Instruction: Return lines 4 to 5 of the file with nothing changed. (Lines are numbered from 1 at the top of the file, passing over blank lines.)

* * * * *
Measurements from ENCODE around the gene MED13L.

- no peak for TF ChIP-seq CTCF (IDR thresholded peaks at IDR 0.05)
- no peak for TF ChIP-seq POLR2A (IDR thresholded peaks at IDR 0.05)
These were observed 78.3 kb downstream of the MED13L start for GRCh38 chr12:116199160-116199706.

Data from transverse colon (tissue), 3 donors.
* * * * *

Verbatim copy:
These were observed 78.3 kb downstream of the MED13L start for GRCh38 chr12:116199160-116199706.

Data from transverse colon (tissue), 3 donors.